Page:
Why You Shouldn’t Buy a Knitter Yarn as a Gift
If I’ve heard it once, I’ve heard it a 1000 times… “You’re impossible to shop for!”
To which I reply, “No I’m not! I’m a knitter, I love all things knitting. I’m easy to shop for,” and then, in an extra quiet voice I add, “except, don’t buy me yarn.”
Yes, I really tell my family that they shouldn’t buy me yarn. I realize that may sound ungrateful and bratty of me, and I fully admit to being a yarn snob. But seriously, when you stop to think about it, yarn really isn’t the best gift for a knitter.
Let me tell you why.
Why You Shouldn’t Buy a Knitter Yarn
1) First of all, projects take a specific amount of yarn.
Non-knitter gift givers often try to imagine what you’re going to make with the yarn they give you. They may think a single skein of super bulky yarn is enough for you to make a trendy super-sized knit blanket. Or that, obviously, they should give you three skeins of that lace weight yarn with 900 yards a skein because it’s so fine you probably need a lot to knit a shawl. If they’ve never knit a project they won’t realize you’ll probably only need one skein of lace weight to make a shawl and you’ll need a half dozen of those basketball size skeins!
It would be a lot to expect someone who isn’t familiar with patterns and yarn requirements to download a pattern, read the requirements, and then order the exact yarn and quantity called for so you can knit a specific project.
2) Wool is a lot softer than people think it is.
In my experience, a lot of yarn that’s gifted is either novelty (such as eyelash or ribbon) or it’s acrylic. This can be totally great for the right project, but I think most of the time it’s given because non-knitters don’t understand the properties of fibers. They give novelty yarns because they look cool, or they give acrylic because it’s soft. Their only experience with wool is a scratchy department store sweater they just pull out when temps drop below zero.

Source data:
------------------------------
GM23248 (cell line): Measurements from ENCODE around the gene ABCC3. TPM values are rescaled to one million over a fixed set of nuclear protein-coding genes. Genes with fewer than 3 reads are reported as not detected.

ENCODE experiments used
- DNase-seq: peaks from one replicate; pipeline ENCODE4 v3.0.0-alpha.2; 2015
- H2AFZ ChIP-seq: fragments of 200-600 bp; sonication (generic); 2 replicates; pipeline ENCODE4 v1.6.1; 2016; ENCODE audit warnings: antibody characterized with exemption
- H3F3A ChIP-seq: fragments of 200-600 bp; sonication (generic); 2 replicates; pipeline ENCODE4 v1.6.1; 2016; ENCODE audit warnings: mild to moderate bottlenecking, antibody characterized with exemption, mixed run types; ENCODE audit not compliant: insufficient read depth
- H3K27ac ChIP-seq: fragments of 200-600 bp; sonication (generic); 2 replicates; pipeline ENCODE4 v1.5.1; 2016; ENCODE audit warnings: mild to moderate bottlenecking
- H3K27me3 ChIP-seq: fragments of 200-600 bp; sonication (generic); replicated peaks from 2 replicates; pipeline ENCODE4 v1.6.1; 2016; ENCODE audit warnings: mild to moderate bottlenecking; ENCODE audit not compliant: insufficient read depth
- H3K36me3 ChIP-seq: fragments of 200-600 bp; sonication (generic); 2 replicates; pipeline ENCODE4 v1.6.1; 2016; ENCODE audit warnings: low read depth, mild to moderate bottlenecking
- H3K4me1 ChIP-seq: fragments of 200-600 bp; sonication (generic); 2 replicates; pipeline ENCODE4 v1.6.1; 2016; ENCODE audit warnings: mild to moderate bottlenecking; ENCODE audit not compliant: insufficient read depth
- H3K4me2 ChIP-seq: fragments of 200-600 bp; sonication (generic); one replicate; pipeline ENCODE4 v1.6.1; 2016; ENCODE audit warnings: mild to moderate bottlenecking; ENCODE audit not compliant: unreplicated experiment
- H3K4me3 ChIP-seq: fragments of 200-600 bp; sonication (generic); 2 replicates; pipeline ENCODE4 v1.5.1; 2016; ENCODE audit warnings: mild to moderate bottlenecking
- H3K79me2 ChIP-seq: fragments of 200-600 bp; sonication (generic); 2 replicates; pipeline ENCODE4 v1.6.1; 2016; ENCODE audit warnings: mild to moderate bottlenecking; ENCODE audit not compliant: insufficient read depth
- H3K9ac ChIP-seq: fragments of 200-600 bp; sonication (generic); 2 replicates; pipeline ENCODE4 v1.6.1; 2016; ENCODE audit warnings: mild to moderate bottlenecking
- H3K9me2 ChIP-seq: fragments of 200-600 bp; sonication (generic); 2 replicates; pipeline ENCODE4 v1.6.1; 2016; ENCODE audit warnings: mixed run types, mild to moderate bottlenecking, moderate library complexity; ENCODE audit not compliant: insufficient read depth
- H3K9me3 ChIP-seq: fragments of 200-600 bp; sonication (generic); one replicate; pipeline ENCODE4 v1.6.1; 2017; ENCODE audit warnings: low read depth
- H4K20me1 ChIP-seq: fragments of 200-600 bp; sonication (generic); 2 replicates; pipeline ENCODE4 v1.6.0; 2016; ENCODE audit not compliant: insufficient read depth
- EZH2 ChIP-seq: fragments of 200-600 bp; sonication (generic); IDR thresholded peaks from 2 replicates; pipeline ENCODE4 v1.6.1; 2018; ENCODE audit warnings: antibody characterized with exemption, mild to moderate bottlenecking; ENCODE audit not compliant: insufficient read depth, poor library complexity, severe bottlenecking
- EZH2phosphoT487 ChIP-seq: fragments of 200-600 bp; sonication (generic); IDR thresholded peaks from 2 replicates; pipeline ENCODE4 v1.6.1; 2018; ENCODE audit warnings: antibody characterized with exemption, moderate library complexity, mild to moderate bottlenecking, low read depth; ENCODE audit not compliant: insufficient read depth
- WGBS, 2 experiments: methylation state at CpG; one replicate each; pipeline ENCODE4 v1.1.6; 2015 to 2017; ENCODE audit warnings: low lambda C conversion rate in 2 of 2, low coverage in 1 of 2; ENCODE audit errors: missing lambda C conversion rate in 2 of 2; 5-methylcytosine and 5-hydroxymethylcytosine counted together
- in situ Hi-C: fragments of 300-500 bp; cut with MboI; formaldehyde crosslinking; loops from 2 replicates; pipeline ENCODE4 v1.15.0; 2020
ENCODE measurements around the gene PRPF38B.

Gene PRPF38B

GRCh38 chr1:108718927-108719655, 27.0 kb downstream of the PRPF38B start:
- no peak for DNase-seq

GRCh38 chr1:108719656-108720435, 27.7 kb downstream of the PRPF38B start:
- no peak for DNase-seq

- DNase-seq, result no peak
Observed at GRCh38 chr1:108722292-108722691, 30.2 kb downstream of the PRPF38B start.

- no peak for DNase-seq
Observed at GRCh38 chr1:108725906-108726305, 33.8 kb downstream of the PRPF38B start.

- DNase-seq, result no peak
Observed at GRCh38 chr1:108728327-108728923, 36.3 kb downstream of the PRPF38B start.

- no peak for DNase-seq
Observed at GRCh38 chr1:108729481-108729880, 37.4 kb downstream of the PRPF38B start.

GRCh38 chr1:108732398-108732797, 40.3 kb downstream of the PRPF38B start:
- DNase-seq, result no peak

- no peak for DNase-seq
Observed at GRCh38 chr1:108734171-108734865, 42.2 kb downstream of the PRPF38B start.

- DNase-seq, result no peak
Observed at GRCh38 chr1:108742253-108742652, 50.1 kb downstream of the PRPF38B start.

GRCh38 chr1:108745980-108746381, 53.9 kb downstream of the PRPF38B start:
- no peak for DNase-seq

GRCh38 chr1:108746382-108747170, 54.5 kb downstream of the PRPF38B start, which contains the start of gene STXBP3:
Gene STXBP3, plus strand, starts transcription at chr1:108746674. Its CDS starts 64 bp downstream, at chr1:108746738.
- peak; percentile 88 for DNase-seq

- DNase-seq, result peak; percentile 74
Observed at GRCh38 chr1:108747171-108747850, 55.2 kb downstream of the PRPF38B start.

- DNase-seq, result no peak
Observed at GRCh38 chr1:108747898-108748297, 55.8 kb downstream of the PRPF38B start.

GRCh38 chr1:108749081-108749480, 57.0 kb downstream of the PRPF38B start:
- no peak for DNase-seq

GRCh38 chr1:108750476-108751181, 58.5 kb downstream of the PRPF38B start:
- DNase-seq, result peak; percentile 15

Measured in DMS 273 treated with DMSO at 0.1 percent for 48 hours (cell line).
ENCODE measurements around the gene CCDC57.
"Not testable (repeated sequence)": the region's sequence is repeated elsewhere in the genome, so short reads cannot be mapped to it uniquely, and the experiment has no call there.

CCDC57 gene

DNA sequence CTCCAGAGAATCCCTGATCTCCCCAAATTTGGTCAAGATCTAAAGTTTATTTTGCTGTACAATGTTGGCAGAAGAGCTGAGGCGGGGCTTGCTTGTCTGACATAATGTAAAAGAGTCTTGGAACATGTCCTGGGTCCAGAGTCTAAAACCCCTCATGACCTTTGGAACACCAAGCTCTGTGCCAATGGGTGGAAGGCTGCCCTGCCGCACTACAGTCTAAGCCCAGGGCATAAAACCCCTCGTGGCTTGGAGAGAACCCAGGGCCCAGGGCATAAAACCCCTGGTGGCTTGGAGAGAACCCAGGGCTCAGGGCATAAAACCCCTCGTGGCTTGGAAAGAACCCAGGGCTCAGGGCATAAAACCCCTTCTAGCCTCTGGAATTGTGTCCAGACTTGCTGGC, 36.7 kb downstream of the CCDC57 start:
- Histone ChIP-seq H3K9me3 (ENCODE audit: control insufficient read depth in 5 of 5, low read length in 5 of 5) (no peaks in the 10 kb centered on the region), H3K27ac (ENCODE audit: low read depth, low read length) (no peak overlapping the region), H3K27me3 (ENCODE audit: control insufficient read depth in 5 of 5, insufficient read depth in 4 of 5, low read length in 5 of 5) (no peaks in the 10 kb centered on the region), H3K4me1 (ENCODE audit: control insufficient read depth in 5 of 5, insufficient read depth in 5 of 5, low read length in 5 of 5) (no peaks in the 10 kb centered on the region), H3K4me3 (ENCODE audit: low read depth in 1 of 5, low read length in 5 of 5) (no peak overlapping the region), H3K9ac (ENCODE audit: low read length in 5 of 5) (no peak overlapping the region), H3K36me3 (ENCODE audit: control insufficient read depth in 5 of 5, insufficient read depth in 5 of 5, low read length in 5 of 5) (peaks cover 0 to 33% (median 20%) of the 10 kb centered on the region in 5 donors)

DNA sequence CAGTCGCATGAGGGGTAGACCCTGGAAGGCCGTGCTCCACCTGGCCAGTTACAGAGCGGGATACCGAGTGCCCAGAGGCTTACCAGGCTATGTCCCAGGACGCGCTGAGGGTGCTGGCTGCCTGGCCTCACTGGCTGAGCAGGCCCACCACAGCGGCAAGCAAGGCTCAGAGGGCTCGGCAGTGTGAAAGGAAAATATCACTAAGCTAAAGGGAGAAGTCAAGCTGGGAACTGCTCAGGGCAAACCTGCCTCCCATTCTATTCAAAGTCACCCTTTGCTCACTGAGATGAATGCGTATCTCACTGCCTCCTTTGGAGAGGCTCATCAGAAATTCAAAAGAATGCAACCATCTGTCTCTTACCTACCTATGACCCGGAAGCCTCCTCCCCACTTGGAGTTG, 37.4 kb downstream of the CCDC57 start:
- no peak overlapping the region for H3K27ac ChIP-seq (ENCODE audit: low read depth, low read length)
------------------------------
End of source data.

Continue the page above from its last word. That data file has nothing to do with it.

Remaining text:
As a knitter, I have no doubt you love quality wool just as much as I do. It’s soft, warm, and durable. To help combat the “wool is too itchy” myth, I make people feel the wool I knit with (whether it’s from the sweater I’m wearing or the project I’m knitting) as often as possible so they can feel just how wonderful it is.
3) Color selection is really personal.
This reasoning really doesn’t need an explanation, does it? Everyone has very personal love/hate relationships with colors. I rarely ever wear orange, but guess what color is my sister’s favorite and she’s gifted me several times. Add to this the extra layer that non-knitters seem to find very heavily variegated yarns appealing. Maybe they think knitter would find a shaded solid boring. Who knows? What they don’t know is that it takes the right skein-to-project match to make those wildly colorful skeins really work.
With something as individual as a color that will be wearable, it really should be left up to the knitter.
4) Lastly, most yarn stashes are already overflowing with yarn.
I know that this post may sound like I’m looking a gift-yarn-horse in the mouth, but I do really appreciate every single skein of yarn I’ve ever been given. While I might not love the fiber or the color, what I truly love is the intention behind that skein. Someone I love thought of me and wanted me to enjoy my craft. Even though I’ll probably never knit with them, I’ve kept every skein, which means I’ve got a lot of yarn in my stash (especially when you count the skeins I add myself!) And truth be told, even experienced knitters make bad stash choices. I don’t think gift givers want to have their skeins lost in a bottomless stash!
If you want a knitter to sincerely love a skein, give him or her a gift card. While it may seem thoughtless, it’s not! It lets the knitter pick out just the yarn they need in a fiber and color they love for a project they want to knit right this minute. They’ll stitch away with thanks, thinking the whole time of the giver who made their new project possible.
Editorial Director, Books